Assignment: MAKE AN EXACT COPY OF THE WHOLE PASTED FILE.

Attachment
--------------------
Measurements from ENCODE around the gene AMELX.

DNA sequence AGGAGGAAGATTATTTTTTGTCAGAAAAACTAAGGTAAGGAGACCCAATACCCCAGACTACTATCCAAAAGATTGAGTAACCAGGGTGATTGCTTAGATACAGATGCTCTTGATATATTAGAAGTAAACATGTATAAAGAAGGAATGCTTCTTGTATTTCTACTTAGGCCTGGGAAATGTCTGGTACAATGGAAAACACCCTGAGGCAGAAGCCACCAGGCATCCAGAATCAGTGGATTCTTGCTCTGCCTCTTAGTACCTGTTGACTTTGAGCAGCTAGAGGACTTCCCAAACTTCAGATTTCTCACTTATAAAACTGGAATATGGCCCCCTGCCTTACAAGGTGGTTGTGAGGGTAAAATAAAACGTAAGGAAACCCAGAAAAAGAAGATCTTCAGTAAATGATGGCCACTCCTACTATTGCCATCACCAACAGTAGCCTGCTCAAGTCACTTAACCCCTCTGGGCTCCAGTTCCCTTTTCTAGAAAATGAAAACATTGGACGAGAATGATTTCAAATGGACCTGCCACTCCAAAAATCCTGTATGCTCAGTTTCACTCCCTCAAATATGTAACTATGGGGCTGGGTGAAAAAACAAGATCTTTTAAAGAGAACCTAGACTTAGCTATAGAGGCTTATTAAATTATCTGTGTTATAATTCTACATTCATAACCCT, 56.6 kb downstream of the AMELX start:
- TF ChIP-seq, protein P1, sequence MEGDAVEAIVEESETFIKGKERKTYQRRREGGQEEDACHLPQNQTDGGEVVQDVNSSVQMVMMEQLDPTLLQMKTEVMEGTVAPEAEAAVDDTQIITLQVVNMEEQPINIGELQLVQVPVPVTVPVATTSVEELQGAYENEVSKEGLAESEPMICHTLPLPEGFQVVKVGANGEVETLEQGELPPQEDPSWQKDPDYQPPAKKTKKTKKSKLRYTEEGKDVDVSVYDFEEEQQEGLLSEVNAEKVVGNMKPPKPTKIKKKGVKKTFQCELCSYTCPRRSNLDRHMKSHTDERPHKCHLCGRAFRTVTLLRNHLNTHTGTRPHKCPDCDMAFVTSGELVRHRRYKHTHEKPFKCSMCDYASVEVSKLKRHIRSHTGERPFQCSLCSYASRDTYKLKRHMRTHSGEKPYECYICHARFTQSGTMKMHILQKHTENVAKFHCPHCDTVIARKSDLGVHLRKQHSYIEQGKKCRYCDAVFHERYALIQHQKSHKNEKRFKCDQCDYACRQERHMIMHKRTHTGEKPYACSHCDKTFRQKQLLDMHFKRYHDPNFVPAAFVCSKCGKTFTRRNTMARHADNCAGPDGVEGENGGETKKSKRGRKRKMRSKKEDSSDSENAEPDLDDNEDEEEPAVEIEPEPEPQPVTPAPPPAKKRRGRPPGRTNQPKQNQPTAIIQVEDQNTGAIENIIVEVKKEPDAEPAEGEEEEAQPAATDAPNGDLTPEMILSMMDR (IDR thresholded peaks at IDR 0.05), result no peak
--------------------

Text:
Measurements from ENCODE around the gene AMELX.

DNA sequence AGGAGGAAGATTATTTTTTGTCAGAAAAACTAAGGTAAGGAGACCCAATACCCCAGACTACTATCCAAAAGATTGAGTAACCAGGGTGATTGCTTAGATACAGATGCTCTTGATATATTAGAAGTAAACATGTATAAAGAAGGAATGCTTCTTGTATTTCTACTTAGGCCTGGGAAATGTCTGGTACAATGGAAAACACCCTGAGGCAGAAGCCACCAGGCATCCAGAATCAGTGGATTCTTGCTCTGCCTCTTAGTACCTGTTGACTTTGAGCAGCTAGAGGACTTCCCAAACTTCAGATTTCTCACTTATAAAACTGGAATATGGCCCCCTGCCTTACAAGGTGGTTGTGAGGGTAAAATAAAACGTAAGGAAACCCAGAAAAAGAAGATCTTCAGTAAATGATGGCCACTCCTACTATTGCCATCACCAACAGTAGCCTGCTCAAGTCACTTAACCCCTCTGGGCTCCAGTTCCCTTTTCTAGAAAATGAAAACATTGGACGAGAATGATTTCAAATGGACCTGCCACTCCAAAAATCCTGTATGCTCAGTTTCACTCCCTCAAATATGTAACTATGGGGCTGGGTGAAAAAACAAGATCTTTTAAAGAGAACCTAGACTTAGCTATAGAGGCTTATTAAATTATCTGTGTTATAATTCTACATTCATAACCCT, 56.6 kb downstream of the AMELX start:
- TF ChIP-seq, protein P1, sequence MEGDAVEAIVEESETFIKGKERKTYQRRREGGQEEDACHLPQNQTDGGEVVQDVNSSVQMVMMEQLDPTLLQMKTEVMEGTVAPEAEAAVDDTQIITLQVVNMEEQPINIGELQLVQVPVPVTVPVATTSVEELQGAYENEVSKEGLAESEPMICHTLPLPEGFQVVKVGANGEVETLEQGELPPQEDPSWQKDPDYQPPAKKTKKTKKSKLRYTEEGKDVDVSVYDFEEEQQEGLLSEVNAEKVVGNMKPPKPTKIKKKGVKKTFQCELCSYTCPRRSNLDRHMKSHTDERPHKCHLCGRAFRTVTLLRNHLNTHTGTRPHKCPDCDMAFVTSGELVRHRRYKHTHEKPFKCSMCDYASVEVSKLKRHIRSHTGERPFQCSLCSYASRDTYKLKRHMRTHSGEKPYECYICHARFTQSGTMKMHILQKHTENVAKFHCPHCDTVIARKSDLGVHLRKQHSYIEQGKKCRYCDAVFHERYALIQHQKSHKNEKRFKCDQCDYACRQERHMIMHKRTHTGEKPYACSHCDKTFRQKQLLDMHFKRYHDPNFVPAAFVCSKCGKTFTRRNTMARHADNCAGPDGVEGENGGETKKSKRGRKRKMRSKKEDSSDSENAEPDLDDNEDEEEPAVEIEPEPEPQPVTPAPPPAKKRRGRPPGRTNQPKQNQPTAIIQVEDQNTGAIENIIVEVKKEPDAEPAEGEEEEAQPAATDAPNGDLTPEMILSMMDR (IDR thresholded peaks at IDR 0.05), result no peak